Isn’t fall beautiful? This year, the brilliant colours as the leaves have changed have given more opportunity for people to enjoy leaf peeping. The deep reds, the vibrant oranges, the bright yellows – all of the leaves are displaying their glory in dying.

Fall is a time of year where we remember that there is life and there is death. And, as someone wise has said to me, there is a beauty in dying well.

Death is not a natural part of the creation. When God made the world, he declared it to be good (see Gen. 1). But death came into the world through Adam and his sin (1 Cor. 15:21). It became commonplace – so common that we fail to appreciate how much we are conditioned to the Fall (the theological description for death entering into the world). So many occupations exist because death entered into the world. We have emergency services, medical professionals, companies providing life-saving equipment, pharmaceutical personnel and companies providing medications, and many others who are at work because of the Fall. Our culture is obsessed with avoiding the effects of the Fall – we have skin care products, Botox injections, hair colouring supplies, all given to us as a faux “Fountain of Youth” that we pursue. We want to avoid the Fall, yet our bodies feel the effects of the decay of creation. As we age, our bones ache, our muscles groan, and our energy levels deplete. It is unavoidable – the Fall has a radical grip upon us.

As Christians, understanding that the world and all that is in it has been subjected to the curse of death helps us to make sense of everything around us. Why do things go wrong? Why are humans obsessed with finding cures? Why do we hate the effects of a global pandemic and all the horrors it brings? Because we are made in the image of our Creator. We long to fix, to work, to create. But as people who cannot ultimately overcome the effects of the Fall, we must strike a healthy tension between working to alleviate the suffering in the world (as people who long for redemption ought to do), but resist the utopian idealism that we can overcome the Fall. It is not merely the outward world that is wasting away; humans are deteriorating inwardly as well.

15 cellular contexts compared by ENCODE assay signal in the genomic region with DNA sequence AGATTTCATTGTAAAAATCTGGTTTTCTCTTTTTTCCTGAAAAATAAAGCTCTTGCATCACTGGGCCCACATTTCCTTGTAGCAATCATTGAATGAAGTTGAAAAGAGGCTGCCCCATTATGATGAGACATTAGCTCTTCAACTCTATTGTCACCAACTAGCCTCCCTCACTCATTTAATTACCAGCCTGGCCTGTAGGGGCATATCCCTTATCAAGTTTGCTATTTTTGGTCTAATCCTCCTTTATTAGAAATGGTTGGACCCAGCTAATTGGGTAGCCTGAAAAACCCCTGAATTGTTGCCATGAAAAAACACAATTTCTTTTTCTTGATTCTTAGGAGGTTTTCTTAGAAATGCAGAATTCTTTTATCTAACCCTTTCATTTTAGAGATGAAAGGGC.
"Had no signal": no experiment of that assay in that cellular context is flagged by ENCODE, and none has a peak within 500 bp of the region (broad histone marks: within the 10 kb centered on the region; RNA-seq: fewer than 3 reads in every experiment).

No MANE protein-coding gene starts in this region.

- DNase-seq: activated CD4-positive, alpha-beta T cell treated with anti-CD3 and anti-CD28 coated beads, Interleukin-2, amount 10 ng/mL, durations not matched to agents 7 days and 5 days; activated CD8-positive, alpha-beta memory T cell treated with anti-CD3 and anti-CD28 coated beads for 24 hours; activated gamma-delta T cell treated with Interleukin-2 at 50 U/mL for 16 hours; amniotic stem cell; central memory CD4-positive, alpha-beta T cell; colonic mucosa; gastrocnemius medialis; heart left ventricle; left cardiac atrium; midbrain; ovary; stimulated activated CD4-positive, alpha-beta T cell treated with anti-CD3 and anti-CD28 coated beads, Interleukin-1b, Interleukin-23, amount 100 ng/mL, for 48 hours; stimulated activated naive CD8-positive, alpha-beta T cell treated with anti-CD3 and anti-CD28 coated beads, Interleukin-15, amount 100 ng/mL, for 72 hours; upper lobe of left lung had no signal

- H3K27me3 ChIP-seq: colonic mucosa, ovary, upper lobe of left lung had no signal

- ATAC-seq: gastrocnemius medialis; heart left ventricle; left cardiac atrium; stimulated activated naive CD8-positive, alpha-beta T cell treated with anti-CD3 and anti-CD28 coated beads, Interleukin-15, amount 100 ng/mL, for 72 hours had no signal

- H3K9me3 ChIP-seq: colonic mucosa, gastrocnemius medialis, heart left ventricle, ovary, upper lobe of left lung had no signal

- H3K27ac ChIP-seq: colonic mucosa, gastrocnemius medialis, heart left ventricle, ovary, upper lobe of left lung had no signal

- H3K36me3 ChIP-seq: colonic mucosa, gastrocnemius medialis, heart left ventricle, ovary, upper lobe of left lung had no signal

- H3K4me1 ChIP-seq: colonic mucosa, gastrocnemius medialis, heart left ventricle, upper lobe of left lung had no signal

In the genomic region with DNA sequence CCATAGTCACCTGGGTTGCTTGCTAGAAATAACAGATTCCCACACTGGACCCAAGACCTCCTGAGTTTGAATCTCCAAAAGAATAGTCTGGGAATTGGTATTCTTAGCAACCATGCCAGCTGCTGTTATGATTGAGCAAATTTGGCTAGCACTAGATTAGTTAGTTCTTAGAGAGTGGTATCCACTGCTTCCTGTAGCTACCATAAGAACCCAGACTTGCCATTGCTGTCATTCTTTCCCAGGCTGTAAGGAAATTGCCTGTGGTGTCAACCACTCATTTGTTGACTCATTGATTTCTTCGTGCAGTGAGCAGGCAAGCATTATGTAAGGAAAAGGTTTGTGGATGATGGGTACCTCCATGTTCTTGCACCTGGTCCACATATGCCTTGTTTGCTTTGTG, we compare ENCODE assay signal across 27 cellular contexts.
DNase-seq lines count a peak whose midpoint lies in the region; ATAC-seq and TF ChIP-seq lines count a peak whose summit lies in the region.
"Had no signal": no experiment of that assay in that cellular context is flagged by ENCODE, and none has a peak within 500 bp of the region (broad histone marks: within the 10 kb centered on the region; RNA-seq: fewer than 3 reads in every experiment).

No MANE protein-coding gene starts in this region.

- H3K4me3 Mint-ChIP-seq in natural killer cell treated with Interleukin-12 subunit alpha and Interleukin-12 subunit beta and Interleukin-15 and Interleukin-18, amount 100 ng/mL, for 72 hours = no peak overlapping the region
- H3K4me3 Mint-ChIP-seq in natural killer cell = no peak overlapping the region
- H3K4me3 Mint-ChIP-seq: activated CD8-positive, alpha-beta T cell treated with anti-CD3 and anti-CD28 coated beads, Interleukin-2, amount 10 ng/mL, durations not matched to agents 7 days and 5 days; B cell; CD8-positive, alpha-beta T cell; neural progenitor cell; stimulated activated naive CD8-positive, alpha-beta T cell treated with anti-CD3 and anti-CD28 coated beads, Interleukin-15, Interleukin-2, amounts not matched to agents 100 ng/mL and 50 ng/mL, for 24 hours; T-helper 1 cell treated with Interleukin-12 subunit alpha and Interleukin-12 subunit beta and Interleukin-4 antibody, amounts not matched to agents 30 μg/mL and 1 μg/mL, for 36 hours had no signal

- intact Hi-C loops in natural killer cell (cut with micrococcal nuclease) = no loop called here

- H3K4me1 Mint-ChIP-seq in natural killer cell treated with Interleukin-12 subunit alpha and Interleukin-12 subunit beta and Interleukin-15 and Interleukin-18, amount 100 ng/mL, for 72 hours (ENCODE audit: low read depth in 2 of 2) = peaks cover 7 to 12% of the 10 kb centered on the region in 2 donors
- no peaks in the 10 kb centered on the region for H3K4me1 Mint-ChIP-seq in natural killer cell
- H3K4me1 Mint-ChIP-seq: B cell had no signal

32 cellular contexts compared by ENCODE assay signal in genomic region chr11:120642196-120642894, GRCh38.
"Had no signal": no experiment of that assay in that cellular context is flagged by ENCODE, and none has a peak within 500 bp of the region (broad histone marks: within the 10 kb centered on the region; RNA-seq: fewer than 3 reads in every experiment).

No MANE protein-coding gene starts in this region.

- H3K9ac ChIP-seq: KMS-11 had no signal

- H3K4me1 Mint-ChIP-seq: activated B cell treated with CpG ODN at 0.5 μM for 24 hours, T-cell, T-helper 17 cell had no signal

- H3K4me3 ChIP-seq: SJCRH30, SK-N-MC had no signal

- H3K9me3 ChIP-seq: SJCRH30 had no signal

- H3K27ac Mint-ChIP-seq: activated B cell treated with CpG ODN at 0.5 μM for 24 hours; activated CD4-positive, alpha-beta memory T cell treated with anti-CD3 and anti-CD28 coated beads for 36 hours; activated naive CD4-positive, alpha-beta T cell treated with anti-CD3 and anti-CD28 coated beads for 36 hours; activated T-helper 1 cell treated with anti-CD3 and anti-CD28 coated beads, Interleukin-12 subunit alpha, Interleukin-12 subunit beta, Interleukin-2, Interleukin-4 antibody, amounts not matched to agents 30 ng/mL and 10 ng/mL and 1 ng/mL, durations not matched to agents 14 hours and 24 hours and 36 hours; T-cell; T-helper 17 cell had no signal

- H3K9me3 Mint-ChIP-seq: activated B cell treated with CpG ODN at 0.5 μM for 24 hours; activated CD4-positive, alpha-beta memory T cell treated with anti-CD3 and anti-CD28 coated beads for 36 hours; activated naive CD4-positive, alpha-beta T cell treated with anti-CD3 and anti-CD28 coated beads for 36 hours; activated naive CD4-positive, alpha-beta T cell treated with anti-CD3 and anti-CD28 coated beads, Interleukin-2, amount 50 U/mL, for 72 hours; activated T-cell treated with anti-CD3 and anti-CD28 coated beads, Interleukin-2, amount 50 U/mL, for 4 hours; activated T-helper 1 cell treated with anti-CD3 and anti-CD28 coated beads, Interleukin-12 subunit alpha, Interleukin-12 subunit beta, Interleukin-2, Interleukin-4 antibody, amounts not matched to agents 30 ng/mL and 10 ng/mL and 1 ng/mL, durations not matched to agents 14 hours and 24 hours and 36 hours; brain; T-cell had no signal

But the good news that we have is that the Fall has been overcome by the One who tasted death for us. The One who was nailed to a tree is the One who took the curse for us, was buried in a tomb, and overcame the grave. The sting of death has been swallowed up in the resurrection of Christ Jesus (1 Cor. 15:50-58).

So, we work to alleviate the sufferings of those around us here and now, but we do so remembering that the ultimate alleviation of suffering comes by trusting in the One who tasted death for us (Heb. 2:9). Our groanings remind us that we were made for a better world, a new creation (Rom. 8:22-23). It’s coming (Rev. 21:1ff), and there are already whispers of its arrival here and now (2 Cor. 5:17)!

There’s a glory in living this life well – even when we ache and groan and wait. For in living, and even dying, well, we are pointing to the reality for which we were made – a life that never decays, never hurts, never ages, and never loses heart.

So, live in light of that Day this day!

Prepare your heart for Sunday by reading the passage and listening to the songs we’ll sing.